Coffee heat rising

A Little Luck, A Little Smart$

lightrail-Phoenix_Exterior_7417.2008This morning as I drove through the ‘hood toward the freeway, there to connect with points north and west, it crossed my mind that in the years after my son’s father and I divorced, I’ve benefited by a strange confluence of raw luck and moderately smart financial decisions. Most of these have had to do with real estate, though some are more directly tied to the economy.

After I’d had a couple of years to recover from the Parting of the Ways, I decided to buy a house — mostly by way of putting some distance between myself and the drive-by shootings near the place where I was renting. By sheer chance, the Realtor I hired, brother to a former City of Phoenix mayor, came across a house about two and a half blocks from the present Funny Farm.

Also by chance, the economy happened to be in the doldrums of the most recent savings and loan fiasco. Arizona was one of several epicenters and so was experiencing a major real estate crash, with borrowers defaulting, banking institutions collapsing, the federal government taking over property…and on and familiarly on.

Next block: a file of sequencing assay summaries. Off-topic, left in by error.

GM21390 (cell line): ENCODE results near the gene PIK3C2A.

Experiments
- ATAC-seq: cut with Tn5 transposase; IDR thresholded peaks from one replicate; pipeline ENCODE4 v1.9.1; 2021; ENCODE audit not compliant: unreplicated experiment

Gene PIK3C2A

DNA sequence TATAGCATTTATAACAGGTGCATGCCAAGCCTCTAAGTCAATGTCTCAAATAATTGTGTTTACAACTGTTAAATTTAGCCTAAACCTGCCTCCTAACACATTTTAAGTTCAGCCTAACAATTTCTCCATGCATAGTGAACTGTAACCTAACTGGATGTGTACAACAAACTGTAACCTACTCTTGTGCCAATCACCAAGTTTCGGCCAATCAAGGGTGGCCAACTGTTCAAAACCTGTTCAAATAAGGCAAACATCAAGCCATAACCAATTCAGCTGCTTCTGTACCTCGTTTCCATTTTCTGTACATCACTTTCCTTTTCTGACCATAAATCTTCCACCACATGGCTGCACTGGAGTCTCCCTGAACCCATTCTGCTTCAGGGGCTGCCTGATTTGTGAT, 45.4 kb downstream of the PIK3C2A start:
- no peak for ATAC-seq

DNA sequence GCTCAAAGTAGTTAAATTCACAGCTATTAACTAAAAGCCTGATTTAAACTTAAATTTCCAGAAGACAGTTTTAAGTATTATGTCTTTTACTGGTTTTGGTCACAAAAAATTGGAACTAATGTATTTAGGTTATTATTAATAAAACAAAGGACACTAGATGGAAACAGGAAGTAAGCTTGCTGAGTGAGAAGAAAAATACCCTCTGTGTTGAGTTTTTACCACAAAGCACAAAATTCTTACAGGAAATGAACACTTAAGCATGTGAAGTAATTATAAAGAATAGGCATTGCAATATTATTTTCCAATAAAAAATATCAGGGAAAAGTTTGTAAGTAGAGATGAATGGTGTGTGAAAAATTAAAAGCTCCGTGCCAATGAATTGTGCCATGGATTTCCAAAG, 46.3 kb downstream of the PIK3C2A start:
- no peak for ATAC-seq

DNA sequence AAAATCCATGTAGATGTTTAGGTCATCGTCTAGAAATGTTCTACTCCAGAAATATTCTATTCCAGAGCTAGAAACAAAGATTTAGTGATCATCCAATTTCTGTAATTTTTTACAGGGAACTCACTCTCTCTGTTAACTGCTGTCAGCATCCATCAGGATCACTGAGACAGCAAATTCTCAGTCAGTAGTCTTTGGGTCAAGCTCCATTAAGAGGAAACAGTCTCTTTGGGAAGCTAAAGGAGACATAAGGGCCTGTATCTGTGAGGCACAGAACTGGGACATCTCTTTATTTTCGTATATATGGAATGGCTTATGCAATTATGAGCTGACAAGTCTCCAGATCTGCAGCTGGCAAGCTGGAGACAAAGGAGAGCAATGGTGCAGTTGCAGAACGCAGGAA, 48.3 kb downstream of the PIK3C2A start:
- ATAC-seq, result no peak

My guy looked at the house in question, a single-owner property craving updates but not needing any truly major, bone-surgery-type repairs, and calculated. The owner, a widow, had died, leaving the house as part of an estate that needed curating. The place had been on the market for three months: nary a sign of moving. Meanwhile, the estate was having to pay taxes and utility bills, as time ticked on and property values continued to plummet.

He mulled this over for a day or so, after he’d shown me all the other properties on his list he thought I could (marginally) afford and watched me reject them one after another, then took me back there for comparison. I said welllll… it was better than any of the other dumps we’d looked at.

Forthwith he made an offer to the seller: 30 grand under the sale price.